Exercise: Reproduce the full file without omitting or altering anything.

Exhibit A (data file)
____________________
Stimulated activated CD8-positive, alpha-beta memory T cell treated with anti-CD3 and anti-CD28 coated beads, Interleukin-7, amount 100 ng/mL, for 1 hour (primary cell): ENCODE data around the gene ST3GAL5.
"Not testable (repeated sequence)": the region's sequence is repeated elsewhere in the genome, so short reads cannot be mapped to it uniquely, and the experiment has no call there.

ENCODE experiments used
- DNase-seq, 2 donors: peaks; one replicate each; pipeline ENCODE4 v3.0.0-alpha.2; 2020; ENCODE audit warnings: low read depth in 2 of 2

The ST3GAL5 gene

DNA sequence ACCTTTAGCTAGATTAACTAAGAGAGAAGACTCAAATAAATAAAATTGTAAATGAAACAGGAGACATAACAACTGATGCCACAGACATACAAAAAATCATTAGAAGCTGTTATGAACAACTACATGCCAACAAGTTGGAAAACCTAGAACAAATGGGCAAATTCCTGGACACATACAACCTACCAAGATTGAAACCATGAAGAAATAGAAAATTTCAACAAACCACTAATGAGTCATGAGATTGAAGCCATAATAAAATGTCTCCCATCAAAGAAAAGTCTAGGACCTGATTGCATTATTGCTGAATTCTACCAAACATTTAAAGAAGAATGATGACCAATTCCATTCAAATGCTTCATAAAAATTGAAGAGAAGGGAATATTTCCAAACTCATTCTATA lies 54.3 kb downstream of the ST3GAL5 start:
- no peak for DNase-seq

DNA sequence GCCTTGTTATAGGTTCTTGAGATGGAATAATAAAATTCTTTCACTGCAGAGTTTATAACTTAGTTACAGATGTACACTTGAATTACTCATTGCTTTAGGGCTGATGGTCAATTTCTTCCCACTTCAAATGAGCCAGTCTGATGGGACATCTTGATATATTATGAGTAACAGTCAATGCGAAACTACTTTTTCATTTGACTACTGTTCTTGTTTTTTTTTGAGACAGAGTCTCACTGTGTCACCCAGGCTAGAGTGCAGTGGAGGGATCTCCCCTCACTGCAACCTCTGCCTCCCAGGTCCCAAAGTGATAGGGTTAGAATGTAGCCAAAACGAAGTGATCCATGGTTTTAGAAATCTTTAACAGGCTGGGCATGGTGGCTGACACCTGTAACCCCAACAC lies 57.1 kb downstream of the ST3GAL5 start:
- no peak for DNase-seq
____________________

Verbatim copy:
Stimulated activated CD8-positive, alpha-beta memory T cell treated with anti-CD3 and anti-CD28 coated beads, Interleukin-7, amount 100 ng/mL, for 1 hour (primary cell): ENCODE data around the gene ST3GAL5.
"Not testable (repeated sequence)": the region's sequence is repeated elsewhere in the genome, so short reads cannot be mapped to it uniquely, and the experiment has no call there.

ENCODE experiments used
- DNase-seq, 2 donors: peaks; one replicate each; pipeline ENCODE4 v3.0.0-alpha.2; 2020; ENCODE audit warnings: low read depth in 2 of 2

The ST3GAL5 gene

DNA sequence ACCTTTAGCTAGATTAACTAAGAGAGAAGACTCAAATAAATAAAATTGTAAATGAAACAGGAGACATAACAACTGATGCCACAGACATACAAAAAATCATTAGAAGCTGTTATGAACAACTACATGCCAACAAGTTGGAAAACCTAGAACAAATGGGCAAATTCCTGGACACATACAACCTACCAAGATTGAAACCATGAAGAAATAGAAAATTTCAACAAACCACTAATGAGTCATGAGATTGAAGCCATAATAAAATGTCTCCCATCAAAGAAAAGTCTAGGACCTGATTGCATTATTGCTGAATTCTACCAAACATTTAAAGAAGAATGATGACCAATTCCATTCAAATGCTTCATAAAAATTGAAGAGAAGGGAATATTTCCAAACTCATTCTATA lies 54.3 kb downstream of the ST3GAL5 start:
- no peak for DNase-seq

DNA sequence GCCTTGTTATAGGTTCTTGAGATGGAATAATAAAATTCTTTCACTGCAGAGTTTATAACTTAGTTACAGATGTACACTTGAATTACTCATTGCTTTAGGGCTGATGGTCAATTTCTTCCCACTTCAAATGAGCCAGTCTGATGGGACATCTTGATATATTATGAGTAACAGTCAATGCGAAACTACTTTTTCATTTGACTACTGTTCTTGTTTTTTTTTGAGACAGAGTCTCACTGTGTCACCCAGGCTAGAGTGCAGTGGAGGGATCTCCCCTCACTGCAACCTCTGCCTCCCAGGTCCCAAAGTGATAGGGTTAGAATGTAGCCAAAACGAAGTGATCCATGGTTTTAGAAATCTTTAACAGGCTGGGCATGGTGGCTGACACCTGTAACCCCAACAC lies 57.1 kb downstream of the ST3GAL5 start:
- no peak for DNase-seq